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Ruby Date/Time Precision

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README.md

Ruby Date/Time Precision Build Status

Sometimes it is desirable to manipulate dates or times for which incomplete information is known. For example, one might only know the year, or the year and the month. Unfortunately, Ruby's built-in Date, Time, and DateTime classes do not keep track of the precision of the data. For example:

Date.new.to_s        # => "-4712-01-01"
Date.new(2000).to_s  # => "2000-01-01"

There is no way to tell the difference between January 1, 2000 and a Date where only the year 2000 was known.

The DateTimePrecision gem patches the Date, Time, DateTime, and NilClass classes to keep track of precision. The behavior of these classes should otherwise remain unchanged.

Usage

require 'date_time_precision'

d = Date.new(2000)
d.precision  # => DateTimePrecision::YEAR

t = Time::parse("2001-05")
t.precision  # => DateTimePrecision::MONTH
t.precision > d.precision # => true

dt = DateTime.new(nil, 7, 4)
dt.year?     # => false
dt.month?    # => true

The gem adds the following (possibly missing) methods to Date, Time, and/or DateTime:

Instance Methods

  • precision
  • precision=
  • partial_match?
  • year?
  • month?
  • day?
  • hour?
  • min?
  • sec?
  • to_date
  • to_time
  • to_datetime
  • utc
  • local

Class Methods

  • utc
  • local

Formats

It is useful to convert the various time classes into other formats that preserve the precision. The currently supported formats are Hash, JSON, and ISO 8601.

Examples:

# Requires Active Support
require 'date_time_precision/format/string'

Date.new(2000, 5).to_s(:long)
# => "May 2000"

Date.new(nil, 5, 10).to_s(:long)
# => "May 10"
require 'date_time_precision/format/hash'

date = Date.new(2000, 10)
hash = date.to_h
# => {:year=>2000, :mon=>10}

hash.to_date.precision
# => 2

birthday = Date.new(nil, 11, 12)
birthday.to_h
# => {:mon => 11, :day => 12}
require 'date_time_precision/format/json'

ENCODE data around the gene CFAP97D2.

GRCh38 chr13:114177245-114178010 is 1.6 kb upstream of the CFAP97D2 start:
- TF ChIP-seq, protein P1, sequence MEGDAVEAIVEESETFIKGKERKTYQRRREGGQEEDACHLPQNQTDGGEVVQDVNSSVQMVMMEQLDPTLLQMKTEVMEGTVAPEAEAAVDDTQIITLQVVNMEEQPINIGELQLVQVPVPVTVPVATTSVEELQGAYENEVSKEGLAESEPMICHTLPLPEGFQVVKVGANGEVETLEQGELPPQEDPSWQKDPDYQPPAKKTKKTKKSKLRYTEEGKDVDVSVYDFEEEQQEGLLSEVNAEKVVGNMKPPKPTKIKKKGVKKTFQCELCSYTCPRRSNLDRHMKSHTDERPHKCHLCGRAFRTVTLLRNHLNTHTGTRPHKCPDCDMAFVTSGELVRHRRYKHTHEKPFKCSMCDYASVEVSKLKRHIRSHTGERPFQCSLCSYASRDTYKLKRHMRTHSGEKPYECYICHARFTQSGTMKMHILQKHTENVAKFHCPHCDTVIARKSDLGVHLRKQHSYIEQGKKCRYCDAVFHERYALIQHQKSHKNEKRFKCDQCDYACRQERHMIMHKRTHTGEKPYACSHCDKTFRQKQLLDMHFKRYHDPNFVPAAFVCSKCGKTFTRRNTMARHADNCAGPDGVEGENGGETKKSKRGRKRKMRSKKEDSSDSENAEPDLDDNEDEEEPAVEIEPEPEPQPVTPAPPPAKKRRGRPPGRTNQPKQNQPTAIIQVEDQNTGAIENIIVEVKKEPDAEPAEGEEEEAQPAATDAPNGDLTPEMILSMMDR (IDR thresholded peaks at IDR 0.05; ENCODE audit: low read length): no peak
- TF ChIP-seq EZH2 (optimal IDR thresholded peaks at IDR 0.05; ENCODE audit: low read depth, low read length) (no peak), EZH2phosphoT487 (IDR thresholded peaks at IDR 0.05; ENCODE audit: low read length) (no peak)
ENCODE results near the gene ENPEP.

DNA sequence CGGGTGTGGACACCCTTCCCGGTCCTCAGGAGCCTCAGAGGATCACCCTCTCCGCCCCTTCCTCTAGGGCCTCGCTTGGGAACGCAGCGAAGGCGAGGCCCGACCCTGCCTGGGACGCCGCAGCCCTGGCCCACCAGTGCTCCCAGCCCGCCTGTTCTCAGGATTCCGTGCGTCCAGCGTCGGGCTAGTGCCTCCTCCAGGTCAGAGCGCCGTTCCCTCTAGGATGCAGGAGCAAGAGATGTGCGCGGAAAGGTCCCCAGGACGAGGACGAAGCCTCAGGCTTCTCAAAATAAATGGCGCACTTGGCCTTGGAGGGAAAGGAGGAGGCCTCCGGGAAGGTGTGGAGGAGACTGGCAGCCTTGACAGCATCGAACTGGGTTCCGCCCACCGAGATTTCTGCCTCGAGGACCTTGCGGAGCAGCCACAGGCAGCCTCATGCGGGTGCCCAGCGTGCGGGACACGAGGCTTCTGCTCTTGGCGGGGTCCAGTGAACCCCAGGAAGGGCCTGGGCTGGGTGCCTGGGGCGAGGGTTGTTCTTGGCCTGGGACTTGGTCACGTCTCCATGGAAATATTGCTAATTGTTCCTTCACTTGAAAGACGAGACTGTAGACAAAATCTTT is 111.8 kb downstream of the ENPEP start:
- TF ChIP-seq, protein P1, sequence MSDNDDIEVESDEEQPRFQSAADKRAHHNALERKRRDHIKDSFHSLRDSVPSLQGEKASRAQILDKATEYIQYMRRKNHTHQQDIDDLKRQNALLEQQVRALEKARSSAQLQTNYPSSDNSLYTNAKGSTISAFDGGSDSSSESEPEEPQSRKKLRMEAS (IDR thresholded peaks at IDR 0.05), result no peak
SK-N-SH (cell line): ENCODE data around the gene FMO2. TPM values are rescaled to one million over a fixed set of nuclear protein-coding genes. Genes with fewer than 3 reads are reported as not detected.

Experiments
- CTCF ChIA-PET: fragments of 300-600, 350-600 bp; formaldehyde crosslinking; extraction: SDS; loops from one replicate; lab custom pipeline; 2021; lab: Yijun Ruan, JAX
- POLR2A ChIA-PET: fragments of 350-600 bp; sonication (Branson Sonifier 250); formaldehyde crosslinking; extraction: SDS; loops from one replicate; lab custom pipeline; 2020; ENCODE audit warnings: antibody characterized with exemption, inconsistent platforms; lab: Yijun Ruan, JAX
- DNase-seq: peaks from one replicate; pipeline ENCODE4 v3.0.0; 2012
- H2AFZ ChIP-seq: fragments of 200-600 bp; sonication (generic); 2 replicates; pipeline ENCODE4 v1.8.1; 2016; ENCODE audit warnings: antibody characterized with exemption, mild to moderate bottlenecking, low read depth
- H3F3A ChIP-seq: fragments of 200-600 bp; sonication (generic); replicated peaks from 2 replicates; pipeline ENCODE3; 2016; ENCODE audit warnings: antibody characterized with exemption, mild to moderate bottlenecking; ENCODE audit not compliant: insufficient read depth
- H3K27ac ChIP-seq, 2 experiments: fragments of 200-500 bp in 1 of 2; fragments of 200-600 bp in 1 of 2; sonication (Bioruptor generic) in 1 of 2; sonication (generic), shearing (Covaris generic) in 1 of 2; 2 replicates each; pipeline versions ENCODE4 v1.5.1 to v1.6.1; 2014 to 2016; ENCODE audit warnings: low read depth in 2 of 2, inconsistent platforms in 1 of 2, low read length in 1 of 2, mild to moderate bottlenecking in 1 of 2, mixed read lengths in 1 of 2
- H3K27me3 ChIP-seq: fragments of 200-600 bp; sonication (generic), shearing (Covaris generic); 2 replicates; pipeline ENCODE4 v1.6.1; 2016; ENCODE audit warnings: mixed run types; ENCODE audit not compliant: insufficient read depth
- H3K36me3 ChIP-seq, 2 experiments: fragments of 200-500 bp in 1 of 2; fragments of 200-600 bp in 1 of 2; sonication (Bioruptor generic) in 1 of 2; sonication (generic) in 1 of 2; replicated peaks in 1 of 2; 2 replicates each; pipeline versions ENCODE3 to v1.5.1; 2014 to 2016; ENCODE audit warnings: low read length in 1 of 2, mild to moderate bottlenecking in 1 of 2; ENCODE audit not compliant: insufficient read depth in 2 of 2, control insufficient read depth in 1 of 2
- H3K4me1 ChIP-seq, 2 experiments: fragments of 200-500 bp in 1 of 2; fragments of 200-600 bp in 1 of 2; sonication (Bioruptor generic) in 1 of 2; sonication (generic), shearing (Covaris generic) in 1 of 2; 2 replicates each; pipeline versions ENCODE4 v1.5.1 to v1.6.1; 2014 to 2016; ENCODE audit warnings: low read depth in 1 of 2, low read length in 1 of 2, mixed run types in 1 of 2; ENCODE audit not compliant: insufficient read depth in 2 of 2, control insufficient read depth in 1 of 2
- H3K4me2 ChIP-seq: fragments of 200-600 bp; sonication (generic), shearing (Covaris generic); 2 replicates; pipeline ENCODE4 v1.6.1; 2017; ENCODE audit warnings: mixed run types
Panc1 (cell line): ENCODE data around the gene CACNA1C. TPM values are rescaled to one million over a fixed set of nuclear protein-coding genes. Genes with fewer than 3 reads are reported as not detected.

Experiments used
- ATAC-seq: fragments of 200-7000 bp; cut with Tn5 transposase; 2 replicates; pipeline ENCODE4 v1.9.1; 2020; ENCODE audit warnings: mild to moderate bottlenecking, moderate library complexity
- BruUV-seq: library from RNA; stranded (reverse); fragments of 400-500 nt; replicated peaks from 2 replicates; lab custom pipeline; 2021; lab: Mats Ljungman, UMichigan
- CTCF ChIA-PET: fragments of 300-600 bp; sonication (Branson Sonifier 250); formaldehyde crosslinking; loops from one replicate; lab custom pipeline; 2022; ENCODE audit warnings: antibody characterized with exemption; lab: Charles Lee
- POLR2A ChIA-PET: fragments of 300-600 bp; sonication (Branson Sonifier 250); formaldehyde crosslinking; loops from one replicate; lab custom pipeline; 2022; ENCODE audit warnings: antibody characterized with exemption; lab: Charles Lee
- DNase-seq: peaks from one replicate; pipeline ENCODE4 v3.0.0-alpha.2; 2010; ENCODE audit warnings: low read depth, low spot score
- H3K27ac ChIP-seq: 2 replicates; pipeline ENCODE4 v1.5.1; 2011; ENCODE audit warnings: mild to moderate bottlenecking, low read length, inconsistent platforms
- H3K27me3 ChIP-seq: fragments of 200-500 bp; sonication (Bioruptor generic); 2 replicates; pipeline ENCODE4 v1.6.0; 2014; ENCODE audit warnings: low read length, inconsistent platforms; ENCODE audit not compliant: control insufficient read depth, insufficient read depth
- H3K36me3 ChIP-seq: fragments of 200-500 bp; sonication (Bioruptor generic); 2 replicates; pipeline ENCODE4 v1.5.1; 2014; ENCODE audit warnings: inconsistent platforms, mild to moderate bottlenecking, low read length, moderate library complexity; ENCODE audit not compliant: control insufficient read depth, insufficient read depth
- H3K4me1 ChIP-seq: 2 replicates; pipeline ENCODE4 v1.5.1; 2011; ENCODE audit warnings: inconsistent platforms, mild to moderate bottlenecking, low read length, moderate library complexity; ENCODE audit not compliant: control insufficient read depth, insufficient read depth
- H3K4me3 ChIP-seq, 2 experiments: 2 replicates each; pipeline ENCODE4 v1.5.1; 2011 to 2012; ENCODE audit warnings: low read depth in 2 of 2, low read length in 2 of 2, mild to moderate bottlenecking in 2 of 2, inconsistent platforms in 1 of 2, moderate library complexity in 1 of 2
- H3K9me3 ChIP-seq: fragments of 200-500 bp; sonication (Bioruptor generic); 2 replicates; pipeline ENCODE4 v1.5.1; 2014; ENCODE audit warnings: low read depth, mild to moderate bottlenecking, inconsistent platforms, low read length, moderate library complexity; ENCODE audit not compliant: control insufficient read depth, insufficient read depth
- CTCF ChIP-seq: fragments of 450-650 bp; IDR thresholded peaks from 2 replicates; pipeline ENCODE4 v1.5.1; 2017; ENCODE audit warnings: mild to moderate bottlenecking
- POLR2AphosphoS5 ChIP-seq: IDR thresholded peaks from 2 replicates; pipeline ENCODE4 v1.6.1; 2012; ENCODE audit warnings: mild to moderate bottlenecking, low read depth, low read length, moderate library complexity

date = Date.new(2000, 10)
puts json = date.to_json
# => {"year":2000,"mon":10}

JSON.parse(json).to_date.precision
# => 2
require 'date_time_precision/format/iso8601'

Date.new(2000, 5).iso8601
# => "2000-05"

Time.iso8601("2000-05").precision
# => 2

Ruby Compatibility

Tested in MRI 1.8.7/1.9.2/1.9.3/2.0.0/2.1.0, REE, JRuby 1.8/1.9, and Rubinius 1.8/1.9.

Note that starting in MRI 1.9.3, the core Date/Time classes were rewritten in C, making it difficult to override internal functionality. Some functions are now implemented internally and are not exposed. The workaround is inefficient: #parse and #strptime perform the same work twice, once to get the precision and once inside the original C method.

Gem Compatibility

Sometimes other gems will use the Date/Time class in ways that don't preserve precision. If you want to use the DateTimePrecision gem with these gems, any compatibility issues will most likely need to be patched within DateTimePrecision itself. This is because DateTimePrecision makes some modifications to how the core Date/Time classes work. (For example, by allowing nil values to be passed to constructors.)

This gem should work with Rails/ActiveSupport 2, 3, and 4 (but perhaps missing some edge cases).

So far, the following gems are on the compatibility watch list:

If you know of any others, feel free to submit a pull request!

Installation

Add this line to your application's Gemfile:

gem 'date_time_precision'

And then execute:

$ bundle

Or install it yourself as:

$ gem install date_time_precision

Wishlist / TO-DO

  • [x] Time::mktime
  • [x] Time::utc and Time#utc
  • [x] Time::local
  • [x] Correct generation and parsing of the ISO 8601 format, which supports partial dates and times
  • [ ] The various time zone methods (partially done)
  • [.] Easy string formatting based on precision
  • [ ] ActiveSupport::TimeWithZone

Contributing

  1. Fork it
  2. Create your feature branch (git checkout -b my-new-feature)
  3. Commit your changes (git commit -am 'Added some feature')
  4. Push to the branch (git push origin my-new-feature)
  5. Create new Pull Request
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